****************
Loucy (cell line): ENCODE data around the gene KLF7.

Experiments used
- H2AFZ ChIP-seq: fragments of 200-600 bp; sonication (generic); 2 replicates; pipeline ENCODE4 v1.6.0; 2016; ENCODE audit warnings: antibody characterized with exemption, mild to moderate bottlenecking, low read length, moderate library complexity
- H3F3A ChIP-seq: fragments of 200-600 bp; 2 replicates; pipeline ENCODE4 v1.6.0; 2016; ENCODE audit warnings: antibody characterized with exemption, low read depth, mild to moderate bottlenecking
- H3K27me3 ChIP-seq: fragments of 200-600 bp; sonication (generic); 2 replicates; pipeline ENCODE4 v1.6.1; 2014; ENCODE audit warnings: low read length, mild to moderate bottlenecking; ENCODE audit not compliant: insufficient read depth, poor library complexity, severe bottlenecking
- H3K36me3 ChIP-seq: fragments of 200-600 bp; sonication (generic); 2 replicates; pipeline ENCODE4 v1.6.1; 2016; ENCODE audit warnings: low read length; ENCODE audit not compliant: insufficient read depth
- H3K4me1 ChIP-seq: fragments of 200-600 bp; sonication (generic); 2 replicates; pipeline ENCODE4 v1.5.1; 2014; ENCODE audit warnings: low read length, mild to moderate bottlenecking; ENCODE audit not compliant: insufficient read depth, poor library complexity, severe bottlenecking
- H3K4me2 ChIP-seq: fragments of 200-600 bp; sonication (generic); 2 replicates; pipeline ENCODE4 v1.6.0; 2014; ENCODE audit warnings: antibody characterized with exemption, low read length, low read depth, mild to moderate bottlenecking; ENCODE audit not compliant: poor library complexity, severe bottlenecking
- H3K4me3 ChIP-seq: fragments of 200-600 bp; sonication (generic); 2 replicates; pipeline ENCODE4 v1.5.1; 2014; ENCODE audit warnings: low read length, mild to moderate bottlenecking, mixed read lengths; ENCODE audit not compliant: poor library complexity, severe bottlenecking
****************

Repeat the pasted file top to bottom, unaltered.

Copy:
Loucy (cell line): ENCODE data around the gene KLF7.

Experiments used
- H2AFZ ChIP-seq: fragments of 200-600 bp; sonication (generic); 2 replicates; pipeline ENCODE4 v1.6.0; 2016; ENCODE audit warnings: antibody characterized with exemption, mild to moderate bottlenecking, low read length, moderate library complexity
- H3F3A ChIP-seq: fragments of 200-600 bp; 2 replicates; pipeline ENCODE4 v1.6.0; 2016; ENCODE audit warnings: antibody characterized with exemption, low read depth, mild to moderate bottlenecking
- H3K27me3 ChIP-seq: fragments of 200-600 bp; sonication (generic); 2 replicates; pipeline ENCODE4 v1.6.1; 2014; ENCODE audit warnings: low read length, mild to moderate bottlenecking; ENCODE audit not compliant: insufficient read depth, poor library complexity, severe bottlenecking
- H3K36me3 ChIP-seq: fragments of 200-600 bp; sonication (generic); 2 replicates; pipeline ENCODE4 v1.6.1; 2016; ENCODE audit warnings: low read length; ENCODE audit not compliant: insufficient read depth
- H3K4me1 ChIP-seq: fragments of 200-600 bp; sonication (generic); 2 replicates; pipeline ENCODE4 v1.5.1; 2014; ENCODE audit warnings: low read length, mild to moderate bottlenecking; ENCODE audit not compliant: insufficient read depth, poor library complexity, severe bottlenecking
- H3K4me2 ChIP-seq: fragments of 200-600 bp; sonication (generic); 2 replicates; pipeline ENCODE4 v1.6.0; 2014; ENCODE audit warnings: antibody characterized with exemption, low read length, low read depth, mild to moderate bottlenecking; ENCODE audit not compliant: poor library complexity, severe bottlenecking
- H3K4me3 ChIP-seq: fragments of 200-600 bp; sonication (generic); 2 replicates; pipeline ENCODE4 v1.5.1; 2014; ENCODE audit warnings: low read length, mild to moderate bottlenecking, mixed read lengths; ENCODE audit not compliant: poor library complexity, severe bottlenecking